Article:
You’re an editor for two publications — can you tell me a bit about how you got involved with those publications and what they do?

I’m a poetry co-editor for The Los Angeles Review, and Vandana Khanna and I work together to promote poetry for that online journal. We started doing that because the editor from Red Hen Press, a boutique literary press in Los Angeles, invited us to take those positions and that’s how we ended up there. That’s a lot of fun. The second journal that I co-edit is called Mentor and Muse: Essays From Poets to Poets, and that originally started as a book project. My co-editors Beth Martinelli, Helena Mesa, and I put together this book of essays that invited poets who we felt had a very strong understanding of a particular poetic concept to write about that concept and encourage readers to explore that poetic device in their own work. And we loved doing that, and we were sad when it was over, so we decided we would kind of start it up again but this time online as a free journal for those who might be interested. This time it’s really targeting writers who have a pretty strong understanding of poetry and its history and want to continue pushing themselves and thinking about those poetic elements in more nuanced ways. So that’s how that came about.

How do you approach teaching in an MFA program? 

I always tell my students that our workshops are really just an opportunity to talk about poetry. And not their poems in particular, but poetry. And when we do talk about their poems, the larger focus should be on how poetry works, the poetic devices. I ask them to think about the larger picture — we’re not just thinking about getting five or six poems ready for publication, but getting them to think about how poems work so that they feel confident well after the semester is over and they’ve graduated.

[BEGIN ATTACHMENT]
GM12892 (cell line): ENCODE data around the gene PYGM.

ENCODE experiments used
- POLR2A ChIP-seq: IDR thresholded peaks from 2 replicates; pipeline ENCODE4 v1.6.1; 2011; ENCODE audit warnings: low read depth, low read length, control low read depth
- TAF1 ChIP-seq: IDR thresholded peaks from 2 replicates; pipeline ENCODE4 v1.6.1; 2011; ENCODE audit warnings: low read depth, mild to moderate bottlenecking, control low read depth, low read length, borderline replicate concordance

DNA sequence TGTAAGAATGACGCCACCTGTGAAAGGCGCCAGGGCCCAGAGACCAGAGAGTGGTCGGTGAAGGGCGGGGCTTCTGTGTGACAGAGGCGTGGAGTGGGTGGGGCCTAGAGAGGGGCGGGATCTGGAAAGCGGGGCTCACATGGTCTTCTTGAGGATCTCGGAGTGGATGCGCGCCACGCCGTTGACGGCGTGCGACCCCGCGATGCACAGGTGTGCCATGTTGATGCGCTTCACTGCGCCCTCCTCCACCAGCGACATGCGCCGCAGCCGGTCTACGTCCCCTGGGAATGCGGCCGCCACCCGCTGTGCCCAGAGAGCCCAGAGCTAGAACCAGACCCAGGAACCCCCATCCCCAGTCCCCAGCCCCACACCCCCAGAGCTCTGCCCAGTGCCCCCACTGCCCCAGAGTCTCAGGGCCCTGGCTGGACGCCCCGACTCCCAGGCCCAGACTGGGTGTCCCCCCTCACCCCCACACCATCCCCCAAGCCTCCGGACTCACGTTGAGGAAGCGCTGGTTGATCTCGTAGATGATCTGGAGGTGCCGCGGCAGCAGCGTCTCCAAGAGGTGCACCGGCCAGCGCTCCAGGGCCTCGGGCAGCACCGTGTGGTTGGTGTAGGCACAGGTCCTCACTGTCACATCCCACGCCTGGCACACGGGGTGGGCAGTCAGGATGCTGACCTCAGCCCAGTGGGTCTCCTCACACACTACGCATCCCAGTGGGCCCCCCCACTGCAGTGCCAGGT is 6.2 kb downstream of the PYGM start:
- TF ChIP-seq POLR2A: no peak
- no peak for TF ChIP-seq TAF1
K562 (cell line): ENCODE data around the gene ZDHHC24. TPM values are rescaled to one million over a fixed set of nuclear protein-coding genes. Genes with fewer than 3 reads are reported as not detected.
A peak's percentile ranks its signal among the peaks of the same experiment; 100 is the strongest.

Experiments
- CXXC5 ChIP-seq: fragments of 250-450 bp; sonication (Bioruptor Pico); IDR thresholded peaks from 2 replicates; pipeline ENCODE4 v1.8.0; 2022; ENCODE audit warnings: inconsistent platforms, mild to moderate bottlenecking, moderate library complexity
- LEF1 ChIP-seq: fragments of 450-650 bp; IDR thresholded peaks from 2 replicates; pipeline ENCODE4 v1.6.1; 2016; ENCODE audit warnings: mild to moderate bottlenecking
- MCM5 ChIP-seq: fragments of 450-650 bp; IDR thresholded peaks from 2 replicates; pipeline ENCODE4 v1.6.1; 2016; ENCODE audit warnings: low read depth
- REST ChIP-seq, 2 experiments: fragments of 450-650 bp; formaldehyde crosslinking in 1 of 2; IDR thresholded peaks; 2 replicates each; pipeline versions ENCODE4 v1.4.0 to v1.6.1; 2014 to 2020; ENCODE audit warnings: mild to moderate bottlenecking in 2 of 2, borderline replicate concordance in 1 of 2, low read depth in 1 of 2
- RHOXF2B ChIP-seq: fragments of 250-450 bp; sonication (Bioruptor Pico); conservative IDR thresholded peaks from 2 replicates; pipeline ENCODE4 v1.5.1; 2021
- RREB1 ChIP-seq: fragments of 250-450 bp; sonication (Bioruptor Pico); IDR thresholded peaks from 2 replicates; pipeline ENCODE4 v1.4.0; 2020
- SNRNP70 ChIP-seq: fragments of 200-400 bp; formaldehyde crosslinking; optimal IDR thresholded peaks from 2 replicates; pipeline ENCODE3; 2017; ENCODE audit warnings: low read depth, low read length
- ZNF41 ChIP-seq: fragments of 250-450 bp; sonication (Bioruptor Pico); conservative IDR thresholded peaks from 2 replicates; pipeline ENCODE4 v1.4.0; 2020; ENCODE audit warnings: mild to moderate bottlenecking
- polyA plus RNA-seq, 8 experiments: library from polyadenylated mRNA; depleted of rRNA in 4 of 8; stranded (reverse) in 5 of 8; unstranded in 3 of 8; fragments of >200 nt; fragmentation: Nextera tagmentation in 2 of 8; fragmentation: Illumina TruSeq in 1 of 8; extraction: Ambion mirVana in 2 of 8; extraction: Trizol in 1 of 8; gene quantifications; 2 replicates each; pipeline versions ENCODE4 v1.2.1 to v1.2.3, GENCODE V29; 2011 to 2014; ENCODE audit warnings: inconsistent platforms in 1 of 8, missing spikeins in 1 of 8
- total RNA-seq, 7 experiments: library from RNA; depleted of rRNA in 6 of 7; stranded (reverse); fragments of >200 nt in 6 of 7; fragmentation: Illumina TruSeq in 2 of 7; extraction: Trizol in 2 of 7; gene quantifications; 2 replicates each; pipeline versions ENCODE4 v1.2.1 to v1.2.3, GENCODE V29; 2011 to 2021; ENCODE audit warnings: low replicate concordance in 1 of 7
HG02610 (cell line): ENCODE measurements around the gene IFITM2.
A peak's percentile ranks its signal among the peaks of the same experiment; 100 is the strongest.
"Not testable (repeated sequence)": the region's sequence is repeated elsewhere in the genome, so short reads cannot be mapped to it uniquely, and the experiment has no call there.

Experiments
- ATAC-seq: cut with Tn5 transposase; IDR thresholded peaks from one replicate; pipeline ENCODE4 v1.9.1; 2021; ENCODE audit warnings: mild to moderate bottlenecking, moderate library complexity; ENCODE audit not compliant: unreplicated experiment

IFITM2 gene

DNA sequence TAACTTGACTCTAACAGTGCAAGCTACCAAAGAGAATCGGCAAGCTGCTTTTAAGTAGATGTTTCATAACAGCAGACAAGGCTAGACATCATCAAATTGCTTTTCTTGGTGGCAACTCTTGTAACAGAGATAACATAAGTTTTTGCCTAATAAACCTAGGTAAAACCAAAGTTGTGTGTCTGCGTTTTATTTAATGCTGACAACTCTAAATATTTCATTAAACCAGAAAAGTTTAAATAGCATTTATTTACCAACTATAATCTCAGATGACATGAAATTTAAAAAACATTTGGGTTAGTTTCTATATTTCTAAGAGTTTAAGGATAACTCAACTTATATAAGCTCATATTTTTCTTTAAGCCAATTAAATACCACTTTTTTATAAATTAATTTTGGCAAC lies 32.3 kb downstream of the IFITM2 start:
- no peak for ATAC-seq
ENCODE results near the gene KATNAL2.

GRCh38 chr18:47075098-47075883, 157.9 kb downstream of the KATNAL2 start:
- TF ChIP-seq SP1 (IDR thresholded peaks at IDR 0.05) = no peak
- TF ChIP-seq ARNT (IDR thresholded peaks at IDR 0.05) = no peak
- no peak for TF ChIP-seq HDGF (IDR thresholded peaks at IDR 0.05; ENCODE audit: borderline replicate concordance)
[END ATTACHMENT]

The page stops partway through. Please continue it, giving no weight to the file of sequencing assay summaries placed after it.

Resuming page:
What I’ve been doing this semester is trying to give them a critical response to their own work, but I also want them to think about the poetic tradition and issues of literary craft. So each week I present them with some element of poetry, and then I kind of try and show them the history of that poetic device throughout the canon. So, for example, one week we looked at the poetic turn. We started with the Renaissance period and looked at the sonnet, and then we looked at sonnets over time and how they evolved from literary period to literary period, but then ended on looking at contemporary poems, both sonnets and non-sonnets and looking at the turn there. I do that because I want to encourage them to keep going back to the canon to see how different devices have been employed by different writers over different literary periods. Hopefully that’s been really helpful for them, to kind of encourage them to see the canon as this infinite resource from which they can learn.

Are there any craft or technique elements that resonate for you or are particularly helpful in your work?

It seems that with each book I rely on a few devices more than others. When that project’s over, I start to gravitate toward other devices so that I’ll maybe address my own obsessions in a different way. With this latest book I was really trying to write a spare poetry, and in order to create tension I relied a lot on the short line and enjambment. To me, that meant I could infuse the poems with a kind of tension that might not be as prominent if it were written along the line or written as prose. So I would say that I was thinking about the sentence and creating tension syntactically, but then also what kind of surprises I could make when I broke those sentences up in creative ways.

Is there anything else you’d like to add?

I guess what I could say is this: In an interview, Eavan Boland said that poetry begins with uncertainties. I think that with this book in particular I wanted to place myself in that mind space where I didn’t know the answers to the questions that were coming up for me and my family, and to honestly engage the questions that were before me. So the book documents that quest to understand some of the larger questions that I’ve faced as the father of two young boys.